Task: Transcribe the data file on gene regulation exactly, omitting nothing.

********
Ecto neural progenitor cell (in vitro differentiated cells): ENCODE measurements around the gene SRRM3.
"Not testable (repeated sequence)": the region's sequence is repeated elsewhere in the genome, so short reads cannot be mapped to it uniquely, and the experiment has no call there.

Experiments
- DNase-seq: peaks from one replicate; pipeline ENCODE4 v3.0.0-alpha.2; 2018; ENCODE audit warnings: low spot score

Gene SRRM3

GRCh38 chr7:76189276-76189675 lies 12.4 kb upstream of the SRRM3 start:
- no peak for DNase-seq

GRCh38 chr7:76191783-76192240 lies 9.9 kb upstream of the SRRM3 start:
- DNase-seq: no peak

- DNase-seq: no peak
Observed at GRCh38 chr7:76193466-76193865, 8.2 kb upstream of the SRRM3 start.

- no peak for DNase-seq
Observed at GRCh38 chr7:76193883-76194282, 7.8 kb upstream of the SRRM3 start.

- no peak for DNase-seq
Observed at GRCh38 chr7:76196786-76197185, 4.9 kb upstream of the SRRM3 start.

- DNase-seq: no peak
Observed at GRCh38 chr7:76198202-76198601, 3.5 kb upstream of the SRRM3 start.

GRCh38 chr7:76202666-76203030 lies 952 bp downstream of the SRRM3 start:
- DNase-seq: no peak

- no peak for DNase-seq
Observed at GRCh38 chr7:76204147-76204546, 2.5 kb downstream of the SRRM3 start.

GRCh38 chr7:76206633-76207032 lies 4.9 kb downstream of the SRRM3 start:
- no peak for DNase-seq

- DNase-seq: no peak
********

Ecto neural progenitor cell (in vitro differentiated cells): ENCODE measurements around the gene SRRM3.
"Not testable (repeated sequence)": the region's sequence is repeated elsewhere in the genome, so short reads cannot be mapped to it uniquely, and the experiment has no call there.

Experiments
- DNase-seq: peaks from one replicate; pipeline ENCODE4 v3.0.0-alpha.2; 2018; ENCODE audit warnings: low spot score

Gene SRRM3

GRCh38 chr7:76189276-76189675 lies 12.4 kb upstream of the SRRM3 start:
- no peak for DNase-seq

GRCh38 chr7:76191783-76192240 lies 9.9 kb upstream of the SRRM3 start:
- DNase-seq: no peak

- DNase-seq: no peak
Observed at GRCh38 chr7:76193466-76193865, 8.2 kb upstream of the SRRM3 start.

- no peak for DNase-seq
Observed at GRCh38 chr7:76193883-76194282, 7.8 kb upstream of the SRRM3 start.

- no peak for DNase-seq
Observed at GRCh38 chr7:76196786-76197185, 4.9 kb upstream of the SRRM3 start.

- DNase-seq: no peak
Observed at GRCh38 chr7:76198202-76198601, 3.5 kb upstream of the SRRM3 start.

GRCh38 chr7:76202666-76203030 lies 952 bp downstream of the SRRM3 start:
- DNase-seq: no peak

- no peak for DNase-seq
Observed at GRCh38 chr7:76204147-76204546, 2.5 kb downstream of the SRRM3 start.

GRCh38 chr7:76206633-76207032 lies 4.9 kb downstream of the SRRM3 start:
- no peak for DNase-seq

- DNase-seq: no peak